BCA closes 'active investigation' into Cold Spring officer's slaying

  • Article by: ABBY SIMONS and CURT BROWN , Star Tribune staff writers
  • Updated: August 6, 2013 - 11:12 PM

Officials say man who later took own life was killer. But questions linger about what exactly happened that night in Cold Spring.


Slain Cold Spring police officer Tom Decker


Authorities announced Tuesday that they have concluded that a man who committed suicide in January after he fell under suspicion in Cold Spring police officer Tom Decker’s death was Decker’s killer.

But they don’t know why.

The 31-year-old police officer was ambushed with a shotgun as he responded to a call on the night of Nov. 29, 2012, and left to die behind a downtown Cold Spring bar. By saying that Eric Thomes would have been arrested in Decker’s slaying had he lived, authorities wrapped up the active portion of an eight-month investigation.

But “what was the motive, and did the shooter act alone?” Stearns County Sheriff John Sanner said Tuesday. “Those are the questions still hanging out there that we would like to get the answers to ourselves.”

Those unanswered questions explain in part why it took investigators the better part of a year to finally name Thomes — long considered a “person of interest” — a suspect in Decker’s killing.

Tuesday’s announcement by the Minnesota Bureau of Criminal Apprehension also for the first time cleared the name of Ryan Michael Larson, 34, who was arrested and jailed for five days, but never charged in Decker’s death. The BCA has now handed over its duties to the Sheriff’s Office.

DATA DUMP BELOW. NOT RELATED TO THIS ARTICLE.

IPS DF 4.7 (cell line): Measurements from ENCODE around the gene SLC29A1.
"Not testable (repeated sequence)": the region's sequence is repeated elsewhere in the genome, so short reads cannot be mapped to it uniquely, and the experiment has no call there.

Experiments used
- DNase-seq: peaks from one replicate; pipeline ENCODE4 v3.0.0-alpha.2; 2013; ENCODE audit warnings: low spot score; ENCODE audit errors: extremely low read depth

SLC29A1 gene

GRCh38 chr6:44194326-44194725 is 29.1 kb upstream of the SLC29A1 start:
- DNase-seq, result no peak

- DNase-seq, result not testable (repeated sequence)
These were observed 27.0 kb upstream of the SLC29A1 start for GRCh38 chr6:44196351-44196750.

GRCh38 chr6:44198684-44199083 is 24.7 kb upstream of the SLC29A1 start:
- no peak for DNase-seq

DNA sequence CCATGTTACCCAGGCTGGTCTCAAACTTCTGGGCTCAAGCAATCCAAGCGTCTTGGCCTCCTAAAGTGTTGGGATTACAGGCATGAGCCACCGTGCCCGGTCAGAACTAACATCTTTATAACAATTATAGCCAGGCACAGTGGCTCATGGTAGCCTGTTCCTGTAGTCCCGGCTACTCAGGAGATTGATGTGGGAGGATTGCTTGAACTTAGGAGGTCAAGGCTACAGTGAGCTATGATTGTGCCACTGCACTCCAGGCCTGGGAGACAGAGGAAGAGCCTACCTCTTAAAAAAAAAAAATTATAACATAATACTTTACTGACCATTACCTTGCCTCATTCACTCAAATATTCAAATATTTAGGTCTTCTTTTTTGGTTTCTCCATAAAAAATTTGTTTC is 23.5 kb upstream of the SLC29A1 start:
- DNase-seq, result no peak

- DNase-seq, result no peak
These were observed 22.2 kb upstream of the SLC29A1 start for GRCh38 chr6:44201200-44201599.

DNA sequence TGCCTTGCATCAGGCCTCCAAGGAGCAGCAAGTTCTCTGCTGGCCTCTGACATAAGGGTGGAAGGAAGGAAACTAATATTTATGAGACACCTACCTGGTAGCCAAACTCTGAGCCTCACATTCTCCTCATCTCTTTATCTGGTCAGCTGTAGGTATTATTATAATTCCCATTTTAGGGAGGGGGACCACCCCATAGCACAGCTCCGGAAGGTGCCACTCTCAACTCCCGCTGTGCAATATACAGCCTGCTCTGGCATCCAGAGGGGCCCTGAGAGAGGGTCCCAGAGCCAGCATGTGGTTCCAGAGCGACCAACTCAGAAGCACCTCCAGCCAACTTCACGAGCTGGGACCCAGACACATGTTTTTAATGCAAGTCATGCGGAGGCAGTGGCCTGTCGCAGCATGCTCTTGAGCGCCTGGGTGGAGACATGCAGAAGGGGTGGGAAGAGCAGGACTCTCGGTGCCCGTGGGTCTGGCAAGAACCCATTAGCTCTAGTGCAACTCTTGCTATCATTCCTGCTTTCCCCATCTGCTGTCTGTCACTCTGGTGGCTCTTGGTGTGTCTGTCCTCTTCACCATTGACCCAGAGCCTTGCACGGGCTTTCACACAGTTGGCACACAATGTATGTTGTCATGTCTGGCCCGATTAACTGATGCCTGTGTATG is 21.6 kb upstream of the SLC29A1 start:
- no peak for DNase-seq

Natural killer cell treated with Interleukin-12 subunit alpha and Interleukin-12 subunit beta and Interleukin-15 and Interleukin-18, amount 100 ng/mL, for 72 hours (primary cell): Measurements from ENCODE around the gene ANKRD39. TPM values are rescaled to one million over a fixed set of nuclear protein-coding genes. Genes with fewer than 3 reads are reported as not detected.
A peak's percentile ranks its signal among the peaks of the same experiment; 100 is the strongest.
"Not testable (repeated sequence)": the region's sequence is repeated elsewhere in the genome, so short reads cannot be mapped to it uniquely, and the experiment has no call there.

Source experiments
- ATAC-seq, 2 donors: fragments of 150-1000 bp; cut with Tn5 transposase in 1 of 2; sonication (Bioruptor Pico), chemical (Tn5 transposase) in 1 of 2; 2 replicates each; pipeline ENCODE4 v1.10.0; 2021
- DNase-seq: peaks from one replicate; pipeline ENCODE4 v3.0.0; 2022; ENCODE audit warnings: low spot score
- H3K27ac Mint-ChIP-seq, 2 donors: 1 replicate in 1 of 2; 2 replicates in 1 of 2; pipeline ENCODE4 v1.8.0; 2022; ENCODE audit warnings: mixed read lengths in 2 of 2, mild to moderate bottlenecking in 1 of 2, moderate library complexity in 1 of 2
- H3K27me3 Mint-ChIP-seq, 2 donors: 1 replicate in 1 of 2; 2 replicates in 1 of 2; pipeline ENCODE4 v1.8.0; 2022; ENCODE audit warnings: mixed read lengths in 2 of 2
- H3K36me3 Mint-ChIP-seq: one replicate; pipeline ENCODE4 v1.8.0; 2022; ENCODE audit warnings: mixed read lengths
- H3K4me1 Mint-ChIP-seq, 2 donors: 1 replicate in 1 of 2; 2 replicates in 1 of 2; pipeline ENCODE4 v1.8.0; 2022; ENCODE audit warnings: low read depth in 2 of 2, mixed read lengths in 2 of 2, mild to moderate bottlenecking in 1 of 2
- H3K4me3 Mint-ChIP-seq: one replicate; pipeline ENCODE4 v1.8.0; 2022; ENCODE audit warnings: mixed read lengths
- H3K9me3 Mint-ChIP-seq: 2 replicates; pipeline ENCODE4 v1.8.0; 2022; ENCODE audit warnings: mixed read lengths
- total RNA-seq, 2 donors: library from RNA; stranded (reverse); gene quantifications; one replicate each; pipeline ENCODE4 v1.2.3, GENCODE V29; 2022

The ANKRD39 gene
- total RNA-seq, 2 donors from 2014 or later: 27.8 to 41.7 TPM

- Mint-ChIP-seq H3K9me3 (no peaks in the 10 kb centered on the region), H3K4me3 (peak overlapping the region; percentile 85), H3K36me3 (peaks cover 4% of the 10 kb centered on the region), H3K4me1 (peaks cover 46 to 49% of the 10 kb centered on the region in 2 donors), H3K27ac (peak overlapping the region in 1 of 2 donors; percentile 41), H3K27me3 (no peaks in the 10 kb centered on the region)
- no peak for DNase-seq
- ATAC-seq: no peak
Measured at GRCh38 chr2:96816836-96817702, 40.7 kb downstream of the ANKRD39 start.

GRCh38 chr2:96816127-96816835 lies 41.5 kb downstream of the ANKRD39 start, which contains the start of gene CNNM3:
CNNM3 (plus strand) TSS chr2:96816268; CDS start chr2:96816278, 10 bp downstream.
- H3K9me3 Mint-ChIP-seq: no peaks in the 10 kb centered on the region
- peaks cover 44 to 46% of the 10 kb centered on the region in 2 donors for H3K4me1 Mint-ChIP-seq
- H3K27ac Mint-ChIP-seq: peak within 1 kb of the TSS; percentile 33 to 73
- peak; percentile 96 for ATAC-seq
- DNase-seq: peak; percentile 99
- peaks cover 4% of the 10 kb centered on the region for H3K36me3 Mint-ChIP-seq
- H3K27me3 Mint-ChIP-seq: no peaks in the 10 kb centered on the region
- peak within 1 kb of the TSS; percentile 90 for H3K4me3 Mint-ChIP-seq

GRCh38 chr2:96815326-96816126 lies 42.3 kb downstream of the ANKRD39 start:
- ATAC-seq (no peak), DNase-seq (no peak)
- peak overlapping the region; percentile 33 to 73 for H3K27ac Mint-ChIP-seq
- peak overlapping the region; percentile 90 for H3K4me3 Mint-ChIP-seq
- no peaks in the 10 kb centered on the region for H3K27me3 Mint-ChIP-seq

Cold Spring Mayor Doug Schmitz said the latest developments will offer some limited relief to the central Minnesota town of 4,000.

“I think it’s going to bring some closure to some people,” he said. “The evidence was leaning so that they would have made an arrest with Thomes.”

Schmitz said that doesn’t mean Thomes would have been convicted, “but they would have arrested him” had he not taken his own life.

However, “there are a lot of unanswered questions that probably never will be answered, because he took a lot of the answers to his grave,” Schmitz said.

Thomes, 31, a divorced father of two boys, hanged himself Jan. 2 in a metal outbuilding in rural Cold Spring after being questioned by authorities. He ran into the building when he saw investigators arrive for another interview. Authorities said last January that they found the shotgun used to kill Decker on a property to which Thomes had access, but stopped short of declaring he was the person who killed Decker.

Thomes grew up in Cold Spring and graduated from Rocori High School in 1999, a year before Decker. He was a regular patron of Winners Bar, near where Decker was shot, and facing imminent arrest after he failed to appear in court in connection with a drunken-driving charge. He was later linked to a vehicle seen leaving the bar after Decker was shot, and police had interrogated him several times before he committed suicide.

Thomes’ parents, who live in Cold Spring, did not respond to a request for comment. Alicia Decker, the officer’s widow, did not want to comment, according to her attorney, Claudia Revermann.

Initial suspect cleared

Cold Spring’s interim police chief, Chris Boucher, who worked with Decker for six years, said Tuesday’s developments bring no closure to the department.

“We still have a lot of questions that we don’t have answered,” said Boucher, who replaced longtime Chief Phil Jones when he resigned last month.

Why Thomes would have killed Decker and whether he acted alone in the alley remain unknown, Boucher said.

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  • The casket of Cold Spring police officer Thomas Decker was carried from St. John’s Abbey church after services finished in December.

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